We got an engine in the shop to go thru for selling. The tag on it shows it was rebuilt. Right now I have only the head, valve covers and trans cover off.
The casting date is 12-24-1914 with a build date of Feb 9-10 of 1915.
The pan is correct except someone has drilled out the rivets and used bolts to mount one ear back on, it is the narrow nose 3 rivet pan. I would have to check but think they are 3/8". Welded or brazed on inside over bolt head.
The magneto coil ring is correct; double stack oval with 3/4 inch magnets.
New valves, aluminum pistons with solid valve lifters.
By eye ball, looks to be almost 1/8" gap between the coils and magnets.
I'll pull the bottom off tomorrow.
I am trying to get a jump on what will be needed for this engine so here is what would you do; thinking about the future I am thinking installing a newer flywheel with ring gear and a notched magneto coil plate and maybe adjustable lifters. I know some of the died-in-the-wool keep it original people might object but considering the number of request for help in doing the change over might be a good idea from the get go. The coil ring has to be replaced anyway, from what I can see just around the top, it's nasty!
The hogs head is wrong being the non reinforced aluminum and
the pedals have the lettered heads welded on which I think by the build date would be ribbed, also the clutch lever/shaft is the newer style.
Ok until I add more tomorrow I'll shut up and listen.
The ear would bother me. I'm not too certain about adjustable lifters, you'd have to check them over carefully for proper machining and hardness. I know, grinding the valve stems is time-consuming, but once they are set, they stay!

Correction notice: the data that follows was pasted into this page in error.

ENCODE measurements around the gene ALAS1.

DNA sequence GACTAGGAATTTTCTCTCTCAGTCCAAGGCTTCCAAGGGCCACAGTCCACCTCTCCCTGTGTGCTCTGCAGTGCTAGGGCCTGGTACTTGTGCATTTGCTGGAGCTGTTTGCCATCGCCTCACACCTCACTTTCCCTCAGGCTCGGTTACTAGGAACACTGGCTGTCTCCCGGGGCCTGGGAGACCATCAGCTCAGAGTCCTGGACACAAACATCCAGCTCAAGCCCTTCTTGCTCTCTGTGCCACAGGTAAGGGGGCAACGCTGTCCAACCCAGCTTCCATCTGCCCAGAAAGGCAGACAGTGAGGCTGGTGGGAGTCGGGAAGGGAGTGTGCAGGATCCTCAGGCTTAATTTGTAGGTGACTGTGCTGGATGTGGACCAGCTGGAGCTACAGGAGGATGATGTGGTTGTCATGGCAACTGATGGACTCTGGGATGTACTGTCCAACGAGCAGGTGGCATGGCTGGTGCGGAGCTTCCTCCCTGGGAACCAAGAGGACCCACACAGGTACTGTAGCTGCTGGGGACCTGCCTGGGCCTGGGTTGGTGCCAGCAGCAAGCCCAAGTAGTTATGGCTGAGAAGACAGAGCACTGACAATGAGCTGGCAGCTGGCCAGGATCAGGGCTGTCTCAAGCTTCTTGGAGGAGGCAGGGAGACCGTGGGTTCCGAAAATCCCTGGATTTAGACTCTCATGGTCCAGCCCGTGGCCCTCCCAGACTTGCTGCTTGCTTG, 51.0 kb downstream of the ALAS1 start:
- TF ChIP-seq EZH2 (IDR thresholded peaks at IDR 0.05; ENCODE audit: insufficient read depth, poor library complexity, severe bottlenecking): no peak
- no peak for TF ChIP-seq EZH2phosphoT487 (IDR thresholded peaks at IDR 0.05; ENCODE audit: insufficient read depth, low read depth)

If you're going to "go thru for selling" this engine then your answers should be simple. What approach will produce the highest net profit? Opinions about what different folks would prefer in a '15 engine are only indicators of what buyers out there might want, but what's important in this case is sale value since the engine will eventually go into an unknown car maybe not even of the same year model. It would be a totally different story it it were in its original car.
Just my $0.02 worth.
Henry make a good point. If it were mine, it either list it for sale as is, or go though it completely and make everything right. There's probably more profit in selling as is.
I have no problem installing a ring gear flywheel for possible use later. I do that on all of my own engines. Someday, my life could change to the point that having a starter might not seem laughable. If that day comes, I'm sure that changing out the flywheel would be a daunting task.
I would change the flywheel and install a later oval coil ring if it were mine. The pan bolts are easily replaced by rivets, then braze over them to stop leaks.
Check / repair everything else and then sell it. It is a very desirable date as there are lots of "1915" Model T's out there that don't have a correct block. I would suspect that if it has been professionally inspected and repaired it is worth several thousand dollars to the right guy. Nearly everyone wants a starter at some point.
If the magneto gap is really 1/8", I'd sure want to fix that.